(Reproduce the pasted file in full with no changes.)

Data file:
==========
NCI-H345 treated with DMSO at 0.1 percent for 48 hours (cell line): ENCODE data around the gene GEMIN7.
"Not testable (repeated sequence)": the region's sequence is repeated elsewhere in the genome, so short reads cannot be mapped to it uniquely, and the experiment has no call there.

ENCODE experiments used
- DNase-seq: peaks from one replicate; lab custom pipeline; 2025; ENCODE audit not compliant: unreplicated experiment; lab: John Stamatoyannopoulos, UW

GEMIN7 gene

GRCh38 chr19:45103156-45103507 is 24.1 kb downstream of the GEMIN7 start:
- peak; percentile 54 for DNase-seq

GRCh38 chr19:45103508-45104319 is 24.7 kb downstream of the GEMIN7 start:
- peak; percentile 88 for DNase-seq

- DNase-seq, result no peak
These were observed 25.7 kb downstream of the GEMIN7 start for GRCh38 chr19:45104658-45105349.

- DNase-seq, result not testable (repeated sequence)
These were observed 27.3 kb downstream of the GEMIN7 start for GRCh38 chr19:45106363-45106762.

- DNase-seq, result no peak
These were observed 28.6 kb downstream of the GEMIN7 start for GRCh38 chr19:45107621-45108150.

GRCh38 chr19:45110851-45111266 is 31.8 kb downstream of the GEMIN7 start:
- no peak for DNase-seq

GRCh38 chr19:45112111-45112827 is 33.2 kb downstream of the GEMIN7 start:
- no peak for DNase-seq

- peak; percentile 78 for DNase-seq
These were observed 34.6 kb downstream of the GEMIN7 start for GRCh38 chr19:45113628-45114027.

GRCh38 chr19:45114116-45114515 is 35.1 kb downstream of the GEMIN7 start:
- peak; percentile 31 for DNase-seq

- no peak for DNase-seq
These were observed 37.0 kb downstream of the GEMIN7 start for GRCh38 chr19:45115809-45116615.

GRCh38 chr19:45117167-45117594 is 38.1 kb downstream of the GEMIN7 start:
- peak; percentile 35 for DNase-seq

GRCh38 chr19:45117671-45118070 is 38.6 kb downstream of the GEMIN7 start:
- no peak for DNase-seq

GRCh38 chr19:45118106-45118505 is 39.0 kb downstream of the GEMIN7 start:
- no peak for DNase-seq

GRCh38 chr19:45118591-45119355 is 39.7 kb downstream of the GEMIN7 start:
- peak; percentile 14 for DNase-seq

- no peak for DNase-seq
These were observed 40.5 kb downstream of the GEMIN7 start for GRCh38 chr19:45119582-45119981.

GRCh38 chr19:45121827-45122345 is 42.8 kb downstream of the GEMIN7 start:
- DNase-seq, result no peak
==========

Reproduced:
NCI-H345 treated with DMSO at 0.1 percent for 48 hours (cell line): ENCODE data around the gene GEMIN7.
"Not testable (repeated sequence)": the region's sequence is repeated elsewhere in the genome, so short reads cannot be mapped to it uniquely, and the experiment has no call there.

ENCODE experiments used
- DNase-seq: peaks from one replicate; lab custom pipeline; 2025; ENCODE audit not compliant: unreplicated experiment; lab: John Stamatoyannopoulos, UW

GEMIN7 gene

GRCh38 chr19:45103156-45103507 is 24.1 kb downstream of the GEMIN7 start:
- peak; percentile 54 for DNase-seq

GRCh38 chr19:45103508-45104319 is 24.7 kb downstream of the GEMIN7 start:
- peak; percentile 88 for DNase-seq

- DNase-seq, result no peak
These were observed 25.7 kb downstream of the GEMIN7 start for GRCh38 chr19:45104658-45105349.

- DNase-seq, result not testable (repeated sequence)
These were observed 27.3 kb downstream of the GEMIN7 start for GRCh38 chr19:45106363-45106762.

- DNase-seq, result no peak
These were observed 28.6 kb downstream of the GEMIN7 start for GRCh38 chr19:45107621-45108150.

GRCh38 chr19:45110851-45111266 is 31.8 kb downstream of the GEMIN7 start:
- no peak for DNase-seq

GRCh38 chr19:45112111-45112827 is 33.2 kb downstream of the GEMIN7 start:
- no peak for DNase-seq

- peak; percentile 78 for DNase-seq
These were observed 34.6 kb downstream of the GEMIN7 start for GRCh38 chr19:45113628-45114027.

GRCh38 chr19:45114116-45114515 is 35.1 kb downstream of the GEMIN7 start:
- peak; percentile 31 for DNase-seq

- no peak for DNase-seq
These were observed 37.0 kb downstream of the GEMIN7 start for GRCh38 chr19:45115809-45116615.

GRCh38 chr19:45117167-45117594 is 38.1 kb downstream of the GEMIN7 start:
- peak; percentile 35 for DNase-seq

GRCh38 chr19:45117671-45118070 is 38.6 kb downstream of the GEMIN7 start:
- no peak for DNase-seq

GRCh38 chr19:45118106-45118505 is 39.0 kb downstream of the GEMIN7 start:
- no peak for DNase-seq

GRCh38 chr19:45118591-45119355 is 39.7 kb downstream of the GEMIN7 start:
- peak; percentile 14 for DNase-seq

- no peak for DNase-seq
These were observed 40.5 kb downstream of the GEMIN7 start for GRCh38 chr19:45119582-45119981.

GRCh38 chr19:45121827-45122345 is 42.8 kb downstream of the GEMIN7 start:
- DNase-seq, result no peak